Now, let’s open our minds and hearts to God’s revelation of His plans for our lives: daily plans and life-long plans.  “Lord, remove the distractions of my life so that You are the One I hear, I heed, and I follow.”  Again, easy to say, but not so easy to do.  This becomes a daily prayer, maybe even multiple times each day, because the distractions don’t simply disappear.

So, let’s name those distractions for ourselves.  This is my battle with the devil the way Jesus had to contest with Satan in the desert.  I want to pray more, but I don’t always feel like praying, so I procrastinate, maybe even creating distractions.  Name this, and ask your guardian angel to help you overcome that negative feeling about prayer.  If God sent angels to help Jesus, He certainly will allow our guardian angel to help us!

I know I must deny my physical wants to focus better on my spiritual relationship with God, so, again, name those wants – sweets, snacks, extra helpings, etc. – and say, “For the love of God I deny myself that He might be first in my life.”  Say it over and over if you must to put down those cravings.

People can be a pain, that is the sad truth.  But I’m a person, too.  So if others bug me, we must admit that we bug them!  If I want to be nicer to others, I need to be willing to see niceness in them.  So, admit the pain, but ask God’s help to see the good.  Then pray that God can help others to look pass the pain I cause to see my good, too.  Looking for the good in others really helps me to be kinder and more compassionate.  Name the good in the people around you, and you will start to respond with goodness toward them.  The criticalness of judgment will fade away.  “Lord, you place good in all people; help me to see what You see, and to show that goodness to the people around me.”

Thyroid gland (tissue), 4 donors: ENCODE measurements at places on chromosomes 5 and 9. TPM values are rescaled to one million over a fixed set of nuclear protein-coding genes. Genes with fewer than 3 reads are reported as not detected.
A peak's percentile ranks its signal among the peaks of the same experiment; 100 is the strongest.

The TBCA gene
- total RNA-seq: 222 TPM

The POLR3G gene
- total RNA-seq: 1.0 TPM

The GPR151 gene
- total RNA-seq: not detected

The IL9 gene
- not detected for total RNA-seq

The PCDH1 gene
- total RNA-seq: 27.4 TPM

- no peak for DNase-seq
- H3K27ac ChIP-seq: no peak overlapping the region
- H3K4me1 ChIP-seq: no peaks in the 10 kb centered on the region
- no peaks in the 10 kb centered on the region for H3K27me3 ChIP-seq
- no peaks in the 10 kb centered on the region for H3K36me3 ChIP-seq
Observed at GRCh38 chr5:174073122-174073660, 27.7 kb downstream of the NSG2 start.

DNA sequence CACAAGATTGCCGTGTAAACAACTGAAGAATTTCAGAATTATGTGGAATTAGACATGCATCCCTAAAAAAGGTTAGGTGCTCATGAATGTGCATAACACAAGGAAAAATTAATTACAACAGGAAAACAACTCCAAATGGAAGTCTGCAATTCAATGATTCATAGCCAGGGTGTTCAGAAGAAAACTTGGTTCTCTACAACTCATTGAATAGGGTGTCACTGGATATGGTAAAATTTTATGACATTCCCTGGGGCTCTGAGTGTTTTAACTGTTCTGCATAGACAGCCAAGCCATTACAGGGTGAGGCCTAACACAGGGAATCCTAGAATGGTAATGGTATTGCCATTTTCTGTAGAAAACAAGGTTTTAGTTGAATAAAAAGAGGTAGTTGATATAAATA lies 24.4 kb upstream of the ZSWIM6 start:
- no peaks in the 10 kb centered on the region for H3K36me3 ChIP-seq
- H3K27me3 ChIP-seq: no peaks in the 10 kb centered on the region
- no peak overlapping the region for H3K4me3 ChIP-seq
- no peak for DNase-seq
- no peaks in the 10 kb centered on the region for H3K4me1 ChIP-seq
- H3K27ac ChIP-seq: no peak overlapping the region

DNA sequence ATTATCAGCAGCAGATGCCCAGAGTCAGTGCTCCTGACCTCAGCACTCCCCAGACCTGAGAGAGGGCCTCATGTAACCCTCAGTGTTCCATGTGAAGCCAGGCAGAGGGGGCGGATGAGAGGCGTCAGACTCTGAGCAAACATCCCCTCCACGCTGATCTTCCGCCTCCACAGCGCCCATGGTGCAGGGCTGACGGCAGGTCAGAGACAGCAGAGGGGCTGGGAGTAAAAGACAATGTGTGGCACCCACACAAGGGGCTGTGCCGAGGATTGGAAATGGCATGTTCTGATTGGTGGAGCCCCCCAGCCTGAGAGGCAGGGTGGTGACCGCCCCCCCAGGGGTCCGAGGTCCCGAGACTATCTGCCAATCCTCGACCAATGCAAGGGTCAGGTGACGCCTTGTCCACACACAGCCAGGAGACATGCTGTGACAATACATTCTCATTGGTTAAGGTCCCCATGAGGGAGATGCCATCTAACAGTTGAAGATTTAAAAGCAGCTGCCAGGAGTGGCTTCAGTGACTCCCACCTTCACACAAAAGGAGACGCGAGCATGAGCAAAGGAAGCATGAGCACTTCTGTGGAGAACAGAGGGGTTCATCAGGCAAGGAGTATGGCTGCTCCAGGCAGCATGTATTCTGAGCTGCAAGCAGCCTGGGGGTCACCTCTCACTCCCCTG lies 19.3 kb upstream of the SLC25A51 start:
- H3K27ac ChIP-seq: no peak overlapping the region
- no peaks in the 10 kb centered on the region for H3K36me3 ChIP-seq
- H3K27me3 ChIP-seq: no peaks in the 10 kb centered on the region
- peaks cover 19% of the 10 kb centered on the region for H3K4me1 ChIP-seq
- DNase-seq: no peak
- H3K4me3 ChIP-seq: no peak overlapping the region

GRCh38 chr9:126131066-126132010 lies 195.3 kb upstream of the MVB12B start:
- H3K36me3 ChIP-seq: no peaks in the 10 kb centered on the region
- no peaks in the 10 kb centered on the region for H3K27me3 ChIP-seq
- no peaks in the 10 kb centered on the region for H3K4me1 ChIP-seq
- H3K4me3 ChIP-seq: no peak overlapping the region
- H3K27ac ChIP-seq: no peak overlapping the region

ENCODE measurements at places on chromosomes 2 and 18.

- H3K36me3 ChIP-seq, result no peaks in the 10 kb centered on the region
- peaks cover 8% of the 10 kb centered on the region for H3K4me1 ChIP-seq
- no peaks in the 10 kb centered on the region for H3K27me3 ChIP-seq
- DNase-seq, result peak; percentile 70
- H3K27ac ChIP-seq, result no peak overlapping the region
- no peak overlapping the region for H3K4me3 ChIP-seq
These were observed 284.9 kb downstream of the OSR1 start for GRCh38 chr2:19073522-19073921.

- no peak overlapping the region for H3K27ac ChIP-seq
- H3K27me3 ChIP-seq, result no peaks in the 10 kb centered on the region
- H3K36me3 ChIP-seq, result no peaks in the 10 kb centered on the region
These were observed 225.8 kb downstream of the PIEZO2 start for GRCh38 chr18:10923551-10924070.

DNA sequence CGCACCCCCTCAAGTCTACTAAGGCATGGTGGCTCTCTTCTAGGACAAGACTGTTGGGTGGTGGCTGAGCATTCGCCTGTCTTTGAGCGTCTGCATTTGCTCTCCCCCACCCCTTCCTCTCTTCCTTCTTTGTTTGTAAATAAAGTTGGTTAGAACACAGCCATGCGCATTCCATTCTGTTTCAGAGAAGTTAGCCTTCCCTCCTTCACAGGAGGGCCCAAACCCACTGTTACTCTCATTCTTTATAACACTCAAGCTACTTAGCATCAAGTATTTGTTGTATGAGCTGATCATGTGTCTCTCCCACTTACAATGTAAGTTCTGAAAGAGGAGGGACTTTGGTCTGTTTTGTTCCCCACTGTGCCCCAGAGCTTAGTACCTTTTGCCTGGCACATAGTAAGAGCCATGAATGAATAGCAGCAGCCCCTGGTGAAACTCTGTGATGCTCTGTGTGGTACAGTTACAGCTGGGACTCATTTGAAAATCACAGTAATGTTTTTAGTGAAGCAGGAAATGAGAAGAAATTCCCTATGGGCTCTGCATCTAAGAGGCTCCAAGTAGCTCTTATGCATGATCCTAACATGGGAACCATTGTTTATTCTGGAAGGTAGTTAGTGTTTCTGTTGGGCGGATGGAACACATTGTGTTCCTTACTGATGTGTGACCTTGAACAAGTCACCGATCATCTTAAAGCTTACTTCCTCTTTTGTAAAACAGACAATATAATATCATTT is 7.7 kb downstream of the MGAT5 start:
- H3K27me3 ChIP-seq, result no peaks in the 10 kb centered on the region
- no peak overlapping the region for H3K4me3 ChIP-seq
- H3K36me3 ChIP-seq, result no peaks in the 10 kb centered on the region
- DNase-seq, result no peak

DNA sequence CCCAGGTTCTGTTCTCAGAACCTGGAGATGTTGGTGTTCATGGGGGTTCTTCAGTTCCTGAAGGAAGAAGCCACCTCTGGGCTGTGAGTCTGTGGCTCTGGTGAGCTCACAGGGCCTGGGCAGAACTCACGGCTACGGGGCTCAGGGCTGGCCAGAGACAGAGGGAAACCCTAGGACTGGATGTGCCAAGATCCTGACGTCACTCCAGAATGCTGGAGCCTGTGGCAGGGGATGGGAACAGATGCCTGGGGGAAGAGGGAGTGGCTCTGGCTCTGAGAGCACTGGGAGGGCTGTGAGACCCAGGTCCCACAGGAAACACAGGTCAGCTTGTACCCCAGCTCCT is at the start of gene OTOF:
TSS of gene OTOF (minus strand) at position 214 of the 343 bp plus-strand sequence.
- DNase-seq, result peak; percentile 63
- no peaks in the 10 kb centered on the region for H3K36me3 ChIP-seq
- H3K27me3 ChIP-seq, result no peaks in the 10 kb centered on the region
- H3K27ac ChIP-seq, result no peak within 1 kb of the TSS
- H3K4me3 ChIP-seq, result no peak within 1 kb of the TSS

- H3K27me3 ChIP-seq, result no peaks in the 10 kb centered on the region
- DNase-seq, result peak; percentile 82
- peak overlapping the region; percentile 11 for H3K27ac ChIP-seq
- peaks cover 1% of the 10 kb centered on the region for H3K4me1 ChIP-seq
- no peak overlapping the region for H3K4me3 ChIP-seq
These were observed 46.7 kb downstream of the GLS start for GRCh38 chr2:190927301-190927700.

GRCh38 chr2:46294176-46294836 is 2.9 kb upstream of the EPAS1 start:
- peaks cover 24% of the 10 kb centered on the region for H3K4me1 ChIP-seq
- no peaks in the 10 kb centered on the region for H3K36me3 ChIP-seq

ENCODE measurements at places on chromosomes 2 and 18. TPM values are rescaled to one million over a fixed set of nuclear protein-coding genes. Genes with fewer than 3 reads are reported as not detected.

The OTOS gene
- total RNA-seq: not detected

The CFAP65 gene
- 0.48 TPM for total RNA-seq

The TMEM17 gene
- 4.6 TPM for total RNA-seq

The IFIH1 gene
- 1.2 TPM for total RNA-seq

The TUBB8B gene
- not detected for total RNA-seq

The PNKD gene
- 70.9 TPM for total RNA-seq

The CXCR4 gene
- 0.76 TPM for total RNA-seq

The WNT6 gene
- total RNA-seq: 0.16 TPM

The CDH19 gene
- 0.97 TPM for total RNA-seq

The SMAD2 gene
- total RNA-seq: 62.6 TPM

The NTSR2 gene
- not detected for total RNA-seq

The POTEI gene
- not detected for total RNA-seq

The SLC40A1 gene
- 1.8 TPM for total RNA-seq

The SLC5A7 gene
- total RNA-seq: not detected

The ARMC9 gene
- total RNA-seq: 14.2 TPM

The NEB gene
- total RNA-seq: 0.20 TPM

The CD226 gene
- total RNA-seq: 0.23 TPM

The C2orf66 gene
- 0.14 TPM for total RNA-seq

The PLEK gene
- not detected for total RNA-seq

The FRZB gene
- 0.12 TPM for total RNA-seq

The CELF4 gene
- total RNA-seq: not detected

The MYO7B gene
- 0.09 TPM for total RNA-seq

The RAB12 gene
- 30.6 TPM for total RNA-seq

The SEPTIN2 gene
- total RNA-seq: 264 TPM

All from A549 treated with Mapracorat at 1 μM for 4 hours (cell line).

I never need as much as I think I need.  If we are honest with ourselves, I think we can all admit this truth.  Generosity is always challenged by the fear of not having what we need when we need it.  But the response is: “Someone needs now what I have.  If I give now, when I need, God will send my way what I have offered to others today.”  We must deny ourselves if our generosity will flourish the way we really want.  Again, regular recital of this prayer will bring us to the action we hope to perform.

So, you see, your Lenten plans are all good.  But with a few words to ourselves and to God, we can look more deeply into ourselves and be fortified by grace to succeed in our activities this Lent.  I’m adding a PDF file to the parish website (find the link right after the link to this video) – Daily Words and Prayers for Lent – which you can print and keep with you.  I do pray for each of you to have a Desert Experience with Jesus that will bring you great joy in Easter re-birth!


God bless!


Final Blessing:

             The Lord be with you.                                                              R/.  And with your spirit.

             Bow down for the blessing.

                   May bountiful blessing, O Lord, we pray

                   come down upon your people,

                   that hope may grow in tribulation,

                   virtue be strengthened in temptation,

                   and eternal redemption be assured.

                   Through Christ our Lord.                                                   R/.  Amen.


             And may the blessing of almighty God,

             the Father, and the Son, and the Holy Spirit,

             come down on you and remain with you for ever.                R/.  Amen.


Daily Words and Prayers For Lent